How the French have fallen for America’s ‘Black Friday’ shopping bonanza

The French are set to splash their hard-earned cash this week as a survey revealed the US-inspired shopping bonanza Black Friday has well and truly taken off in France.

How the French have fallen for America's 'Black Friday' shopping bonanza
photo: AFP

French shoppers will spend around €845 million online and €4.5 billion in shops this weekend, according to the study.

The reason for so much cash being splashed around is Black Friday, the shopping phenomenon imported from the US, which sees stores offer massive discounts to shoppers the day after Thanksgiving Thursday, which is on November 23rd.

Black Friday was launched in France five years ago but took a while to take off with many French consumers, who are used to the traditional January and summer sales periods, left a little confused by the offers of huge discounts in late November.

“C'est Quoi Black Friday?” (What's Black Friday?) has been the headline of many newspaper articles each November which try to explain the event to the French public.

And previous years' surveys revealed the French didn't know what Black Friday was — perhaps the English name didn't help matters. 

But in 2017 it looks to have well and truly taken off and since then has become a feature in the French consumer calendar alongside the traditional January and Summer sales, albeit after a slow start.

A quick look at the website of any big French retail store like Darty or FNAC reveals that Black Friday or the “Big Weekend” (because it's more than just one day now) is certainly now an event in France. In fact it's almost a “Black Week” given the discounts are already being offered as an “avant premiere”.

According to a report by the Centre for Retail Research, online spending in France this Black Friday will be up 15 percent on last year and up four percent in shops.

The survey revealed 65 percent of French people now see Black Friday as the starting gun for traditional Christmas shopping.

And a survey by the CSA institute in France revealed that in 2016, 21 percent of French people wanted to make the most of Black Friday and in 2017 that figure has risen to 52 percent. However another survey by Fevad, a federation for internet shopping some 69 percent of French people will get their credit cards out this week with an average spend of €187.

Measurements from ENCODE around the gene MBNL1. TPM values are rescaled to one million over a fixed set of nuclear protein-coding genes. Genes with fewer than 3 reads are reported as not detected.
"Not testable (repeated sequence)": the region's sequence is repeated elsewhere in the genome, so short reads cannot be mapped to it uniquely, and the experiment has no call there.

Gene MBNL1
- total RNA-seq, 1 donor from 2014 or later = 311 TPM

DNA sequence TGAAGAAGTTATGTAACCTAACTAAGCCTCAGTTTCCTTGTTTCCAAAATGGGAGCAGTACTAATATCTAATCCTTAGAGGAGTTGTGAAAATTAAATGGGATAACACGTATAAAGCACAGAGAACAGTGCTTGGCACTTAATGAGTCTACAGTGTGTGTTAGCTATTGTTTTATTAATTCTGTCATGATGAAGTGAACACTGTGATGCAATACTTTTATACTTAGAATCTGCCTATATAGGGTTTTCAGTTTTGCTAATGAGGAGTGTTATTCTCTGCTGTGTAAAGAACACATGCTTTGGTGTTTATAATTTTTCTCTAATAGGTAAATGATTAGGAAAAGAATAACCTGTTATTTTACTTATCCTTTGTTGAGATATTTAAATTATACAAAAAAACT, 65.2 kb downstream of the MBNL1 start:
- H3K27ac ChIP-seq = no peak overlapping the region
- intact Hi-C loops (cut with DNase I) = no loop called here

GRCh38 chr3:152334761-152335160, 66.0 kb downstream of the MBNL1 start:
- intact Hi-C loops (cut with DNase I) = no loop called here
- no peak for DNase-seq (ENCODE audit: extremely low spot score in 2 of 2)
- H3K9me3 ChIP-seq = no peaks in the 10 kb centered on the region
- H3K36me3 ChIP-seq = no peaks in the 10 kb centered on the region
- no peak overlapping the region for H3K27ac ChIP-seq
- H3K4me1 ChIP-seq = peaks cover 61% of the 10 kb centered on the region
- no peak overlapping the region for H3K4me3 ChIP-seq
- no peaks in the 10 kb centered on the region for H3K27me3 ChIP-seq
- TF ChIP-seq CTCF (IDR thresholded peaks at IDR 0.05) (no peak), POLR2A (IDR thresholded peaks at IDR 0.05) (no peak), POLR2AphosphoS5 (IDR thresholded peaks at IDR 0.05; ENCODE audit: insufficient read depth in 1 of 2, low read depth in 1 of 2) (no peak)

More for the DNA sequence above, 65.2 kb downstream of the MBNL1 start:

“We are going to offer a selection of 20,000 premium items with the promotions renewed every five minutes,” Frederic Duval, the director general of Amazon France told AFP.

Emmanuel Grenier president of Cdiscount stressed how important Black Friday or the Big Weekend was to retail firms.

“It's just about marketing. This week will be our best takings for the whole year,” he said.

General manager of the group LDLC (high-tech products), Olivier de la Clergerie, said: “The success [of Black Friday] is dazzling, we can no longer ignore it.”

French shopping culture – always more subdued than in the more consumerist “Anglo-Saxon” countries – is framed by the two sales periods authorized by the law – summer and January.

The main rules shops have to stick to on Black Friday is that the are not allowed to make loss-making sales, usually through crazy discounts of up to 90 percent. That is basically the same rule they have to stick to outside the two designated sales periods.

And companies in France are also less likely anyway to offer the kind of crazy discounts that have prompted riots in the US in the past.

But Black Friday hasn't gone down well with everyone in France.

Emery Jacquillat, the CEO of Camif, which sells home furniture online has called for a boycott and will lead the way himself by “closing” his website on Friday.


France’s favourite supermarket revealed

With their wide range of fresh fruit and veg and extensive cheese and charcuterie selections, French supermarkets are popular with visitors - but which chain do the French themselves prefer?

France's favourite supermarket revealed

E. Leclerc is the nation’s favourite supermarket, according to the study conducted by OpinionWay for Bonial, published on Tuesday.

Of around 5,000 people surveyed, 23 percent listed Leclerc as the place where they do the majority of their shopping. Carrefour came second, favoured by 21 percent of people, followed by Intermarché (12 percent).

German discount retailer Lidl came in fourth with 9 percent, although 45 percent of French people had done some of their shopping in Lidl over the past year.

READ ALSO Readers’ tips: Which supermarket in France is the best to shop at?

Grand Frais, the supermarket which many of our readers recommended in 2018, is where only 1 percent of people in France do most of their shopping.

Organic stores may be gaining in popularity in France, but the results of the survey show that they are a long way from becoming mass-market. The most popular was Bicoop, which 9 percent of people said they had visited over a twelve-month period, followed by Naturalia and Bio c’ Bon (3 percent each).

When it comes to food shopping, there are also significant regional variations. The map below shows the leading supermarket in each of France’s 13 metropolitan regions.

Graphic: Bonial.

While Leclerc and Carrefour dominate 11 of the 13 regions between them, Système U is over-represented in the Pays de la Loire, where 34 percent of people do most of their shopping in the chain, compared to only 8 percent at a national level.

Leclerc meanwhile is the preferred chain of just 13 percent of people in the Paris region, where many people use smaller city centre stores rather than the large hyper-marchés.

Respondents also ranked Leclerc first for its range of products and special offers, while Lidl came out on top when it comes to price.